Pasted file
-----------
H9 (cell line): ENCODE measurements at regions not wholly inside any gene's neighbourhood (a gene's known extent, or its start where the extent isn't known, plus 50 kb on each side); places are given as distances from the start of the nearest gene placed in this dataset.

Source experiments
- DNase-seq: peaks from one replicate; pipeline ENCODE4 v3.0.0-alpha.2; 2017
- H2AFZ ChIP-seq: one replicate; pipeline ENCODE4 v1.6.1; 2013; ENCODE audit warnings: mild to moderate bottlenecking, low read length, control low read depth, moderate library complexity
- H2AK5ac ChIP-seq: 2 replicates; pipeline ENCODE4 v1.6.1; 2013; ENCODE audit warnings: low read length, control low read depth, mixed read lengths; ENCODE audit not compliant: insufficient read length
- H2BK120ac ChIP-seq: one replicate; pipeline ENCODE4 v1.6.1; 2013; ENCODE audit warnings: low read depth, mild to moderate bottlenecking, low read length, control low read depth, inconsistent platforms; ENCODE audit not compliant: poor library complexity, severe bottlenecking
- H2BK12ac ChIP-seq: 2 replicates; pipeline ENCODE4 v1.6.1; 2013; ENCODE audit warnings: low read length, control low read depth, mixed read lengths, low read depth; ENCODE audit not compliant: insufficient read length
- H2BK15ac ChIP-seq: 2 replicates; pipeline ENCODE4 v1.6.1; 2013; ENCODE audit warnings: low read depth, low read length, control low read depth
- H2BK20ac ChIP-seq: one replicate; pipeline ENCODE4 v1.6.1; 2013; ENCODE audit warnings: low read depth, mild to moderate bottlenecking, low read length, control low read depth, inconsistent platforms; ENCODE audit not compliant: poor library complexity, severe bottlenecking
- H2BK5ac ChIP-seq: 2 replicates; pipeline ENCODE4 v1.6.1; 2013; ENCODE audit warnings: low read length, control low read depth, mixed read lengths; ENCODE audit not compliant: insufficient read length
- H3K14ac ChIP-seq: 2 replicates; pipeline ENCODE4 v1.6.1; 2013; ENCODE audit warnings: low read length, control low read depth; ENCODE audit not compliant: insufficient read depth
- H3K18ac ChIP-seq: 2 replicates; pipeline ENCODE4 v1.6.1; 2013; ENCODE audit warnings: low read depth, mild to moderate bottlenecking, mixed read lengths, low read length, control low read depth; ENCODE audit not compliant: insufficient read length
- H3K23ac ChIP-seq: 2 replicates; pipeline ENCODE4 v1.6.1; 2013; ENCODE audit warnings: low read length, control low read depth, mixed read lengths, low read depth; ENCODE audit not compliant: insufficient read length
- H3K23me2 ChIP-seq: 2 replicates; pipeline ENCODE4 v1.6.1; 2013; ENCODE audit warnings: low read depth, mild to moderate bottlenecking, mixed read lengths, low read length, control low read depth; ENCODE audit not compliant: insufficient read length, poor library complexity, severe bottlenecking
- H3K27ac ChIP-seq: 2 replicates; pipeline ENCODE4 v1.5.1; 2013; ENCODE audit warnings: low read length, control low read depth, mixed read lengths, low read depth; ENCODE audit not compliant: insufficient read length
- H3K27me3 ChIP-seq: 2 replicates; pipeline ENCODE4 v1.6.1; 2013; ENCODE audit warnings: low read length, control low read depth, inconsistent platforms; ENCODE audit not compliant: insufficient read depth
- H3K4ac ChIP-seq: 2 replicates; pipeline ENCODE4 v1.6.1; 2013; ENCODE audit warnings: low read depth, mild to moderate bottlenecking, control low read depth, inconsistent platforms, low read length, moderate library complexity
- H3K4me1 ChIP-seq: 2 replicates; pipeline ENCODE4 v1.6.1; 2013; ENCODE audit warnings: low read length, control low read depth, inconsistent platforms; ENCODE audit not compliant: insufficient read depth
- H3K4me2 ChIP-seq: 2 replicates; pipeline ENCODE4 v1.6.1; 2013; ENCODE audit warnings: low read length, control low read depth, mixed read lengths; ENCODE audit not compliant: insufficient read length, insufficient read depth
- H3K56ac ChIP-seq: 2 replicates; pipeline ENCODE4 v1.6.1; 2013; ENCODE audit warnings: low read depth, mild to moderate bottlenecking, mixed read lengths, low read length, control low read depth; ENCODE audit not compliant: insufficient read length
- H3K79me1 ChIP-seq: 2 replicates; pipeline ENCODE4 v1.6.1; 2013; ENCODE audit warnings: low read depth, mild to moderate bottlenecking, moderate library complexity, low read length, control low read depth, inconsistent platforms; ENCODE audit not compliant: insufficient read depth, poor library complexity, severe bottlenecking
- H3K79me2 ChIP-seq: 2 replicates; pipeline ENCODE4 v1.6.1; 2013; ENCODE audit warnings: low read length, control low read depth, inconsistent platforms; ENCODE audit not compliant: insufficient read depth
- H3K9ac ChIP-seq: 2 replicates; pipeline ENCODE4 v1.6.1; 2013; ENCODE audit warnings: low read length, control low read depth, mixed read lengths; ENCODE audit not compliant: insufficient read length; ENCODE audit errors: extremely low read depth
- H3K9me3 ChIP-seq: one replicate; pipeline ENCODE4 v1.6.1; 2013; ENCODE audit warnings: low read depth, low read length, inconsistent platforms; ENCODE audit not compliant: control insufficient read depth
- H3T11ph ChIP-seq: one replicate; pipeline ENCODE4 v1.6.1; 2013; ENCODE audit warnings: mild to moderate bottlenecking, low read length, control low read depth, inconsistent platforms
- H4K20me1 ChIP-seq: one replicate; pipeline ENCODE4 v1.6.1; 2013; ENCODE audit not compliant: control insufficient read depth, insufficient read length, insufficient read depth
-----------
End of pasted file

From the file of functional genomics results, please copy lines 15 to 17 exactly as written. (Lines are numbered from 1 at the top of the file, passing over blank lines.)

- H3K27ac ChIP-seq: 2 replicates; pipeline ENCODE4 v1.5.1; 2013; ENCODE audit warnings: low read length, control low read depth, mixed read lengths, low read depth; ENCODE audit not compliant: insufficient read length
- H3K27me3 ChIP-seq: 2 replicates; pipeline ENCODE4 v1.6.1; 2013; ENCODE audit warnings: low read length, control low read depth, inconsistent platforms; ENCODE audit not compliant: insufficient read depth
- H3K4ac ChIP-seq: 2 replicates; pipeline ENCODE4 v1.6.1; 2013; ENCODE audit warnings: low read depth, mild to moderate bottlenecking, control low read depth, inconsistent platforms, low read length, moderate library complexity